Sometimes I feel like I’m watching the world/And the world isn’t watching me back

But when I see you, I’m in it too/The waves come in and the waves go back

Silver Jews

I find the DVD in the bottom of a desk drawer where I put slides I haven’t thrown away. It’s labeled 2003wedding. An hour-long video I used to watch to wallow in self-pity and personal failure. A recording a friend of my parents made of the party my parents threw in their backyard for Deborah and I after we’d eloped.

Watching now, the feeling of failure has faded or been assimilated, so it’s lost its bite. I get hung up on how young everybody looks and the ones who are no longer friends and, of course, the dead people. I count five, at least. Deborah looks good. I avoid the camera like the plague. Mostly I’m shown from the back, stooped posture and dumb too-long curly haircut.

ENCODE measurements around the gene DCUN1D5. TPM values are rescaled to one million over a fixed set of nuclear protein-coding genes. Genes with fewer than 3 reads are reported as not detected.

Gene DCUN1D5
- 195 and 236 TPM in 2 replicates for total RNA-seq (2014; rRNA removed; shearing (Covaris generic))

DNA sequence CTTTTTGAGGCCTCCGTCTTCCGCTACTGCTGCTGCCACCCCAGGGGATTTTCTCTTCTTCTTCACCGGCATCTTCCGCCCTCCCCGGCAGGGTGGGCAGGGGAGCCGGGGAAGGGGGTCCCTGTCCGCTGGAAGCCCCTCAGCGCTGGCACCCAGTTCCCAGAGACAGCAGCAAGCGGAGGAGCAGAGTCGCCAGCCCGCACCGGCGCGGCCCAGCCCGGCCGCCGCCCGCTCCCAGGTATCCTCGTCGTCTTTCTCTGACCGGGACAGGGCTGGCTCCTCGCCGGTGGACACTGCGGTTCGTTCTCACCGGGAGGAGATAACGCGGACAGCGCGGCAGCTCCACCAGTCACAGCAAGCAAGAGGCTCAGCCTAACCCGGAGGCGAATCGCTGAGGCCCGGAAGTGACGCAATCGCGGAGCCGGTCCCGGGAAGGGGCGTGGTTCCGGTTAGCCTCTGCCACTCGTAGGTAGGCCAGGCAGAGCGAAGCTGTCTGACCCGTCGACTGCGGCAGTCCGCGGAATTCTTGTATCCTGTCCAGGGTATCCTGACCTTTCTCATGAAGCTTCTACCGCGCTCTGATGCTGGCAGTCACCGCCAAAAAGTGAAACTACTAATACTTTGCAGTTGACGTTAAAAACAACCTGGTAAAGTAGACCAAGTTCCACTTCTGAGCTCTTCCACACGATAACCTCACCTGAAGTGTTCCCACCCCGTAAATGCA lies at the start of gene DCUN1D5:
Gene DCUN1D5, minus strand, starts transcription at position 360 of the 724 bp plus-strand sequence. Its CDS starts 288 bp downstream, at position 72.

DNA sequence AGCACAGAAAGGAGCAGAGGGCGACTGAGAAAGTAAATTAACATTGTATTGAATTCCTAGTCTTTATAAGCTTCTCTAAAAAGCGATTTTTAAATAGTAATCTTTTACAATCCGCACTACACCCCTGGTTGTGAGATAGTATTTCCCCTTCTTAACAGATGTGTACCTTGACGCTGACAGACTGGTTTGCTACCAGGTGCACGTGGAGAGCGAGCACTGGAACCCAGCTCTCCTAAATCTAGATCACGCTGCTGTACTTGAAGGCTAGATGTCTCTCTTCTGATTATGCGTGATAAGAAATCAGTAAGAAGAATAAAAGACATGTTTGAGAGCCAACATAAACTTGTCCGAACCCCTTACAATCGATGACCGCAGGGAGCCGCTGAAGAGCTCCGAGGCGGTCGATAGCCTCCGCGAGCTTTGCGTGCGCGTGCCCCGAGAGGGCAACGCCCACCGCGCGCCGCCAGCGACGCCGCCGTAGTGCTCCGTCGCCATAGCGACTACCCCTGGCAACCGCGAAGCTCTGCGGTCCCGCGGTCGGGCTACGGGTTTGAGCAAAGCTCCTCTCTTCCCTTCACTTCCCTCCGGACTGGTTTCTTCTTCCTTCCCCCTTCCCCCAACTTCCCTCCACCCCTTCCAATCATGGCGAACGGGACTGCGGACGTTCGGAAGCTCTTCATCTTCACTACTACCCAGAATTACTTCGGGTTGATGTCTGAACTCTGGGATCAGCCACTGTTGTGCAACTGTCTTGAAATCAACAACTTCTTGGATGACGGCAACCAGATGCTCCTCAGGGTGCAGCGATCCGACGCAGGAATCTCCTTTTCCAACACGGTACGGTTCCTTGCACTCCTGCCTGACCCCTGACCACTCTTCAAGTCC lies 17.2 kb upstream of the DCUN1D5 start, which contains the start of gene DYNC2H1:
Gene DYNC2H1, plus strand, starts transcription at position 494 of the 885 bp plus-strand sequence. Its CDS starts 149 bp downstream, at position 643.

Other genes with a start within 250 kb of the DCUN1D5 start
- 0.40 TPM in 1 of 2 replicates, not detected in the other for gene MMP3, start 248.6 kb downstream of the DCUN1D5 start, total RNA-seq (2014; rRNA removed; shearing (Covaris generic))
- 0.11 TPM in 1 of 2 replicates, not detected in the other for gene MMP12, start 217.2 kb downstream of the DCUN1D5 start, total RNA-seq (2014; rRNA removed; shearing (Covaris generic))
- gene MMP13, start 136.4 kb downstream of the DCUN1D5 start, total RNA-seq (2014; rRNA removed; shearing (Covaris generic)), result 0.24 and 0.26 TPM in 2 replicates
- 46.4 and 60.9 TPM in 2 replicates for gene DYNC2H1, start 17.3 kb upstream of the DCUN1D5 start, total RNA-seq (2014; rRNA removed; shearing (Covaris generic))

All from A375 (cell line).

I have no trace of memory left what that day felt like. Now, as in the months after the video was shot, I feel bad for making my folks work so hard to celebrate a doomed thing. I don’t regret the marriage, but disappointing them still weighs on me. They didn’t deserve that.

I submit art and writing all over the place. There’s rarely an answer; acceptance, even less often. So I was happy an online publication called Blue Arrangements took a couple collages. A thing named after a Silver Jews song can’t be all bad, right?

There’s a community of younger writers and artists I’m learning about. They’re making their own thing away from traditional publishing or any of the other longtime gatekeepers. I laughed out loud reading the colophon of a recent poetry collection where, instead of an ISBN, it says, Fuck Bowker.

Right on. Who needs them?

Feels good to learn something from the kids. A lot better than rewatching old wedding videos and feeling old.

—Here’s a review of Kyle Beachy’s great skateboarding book.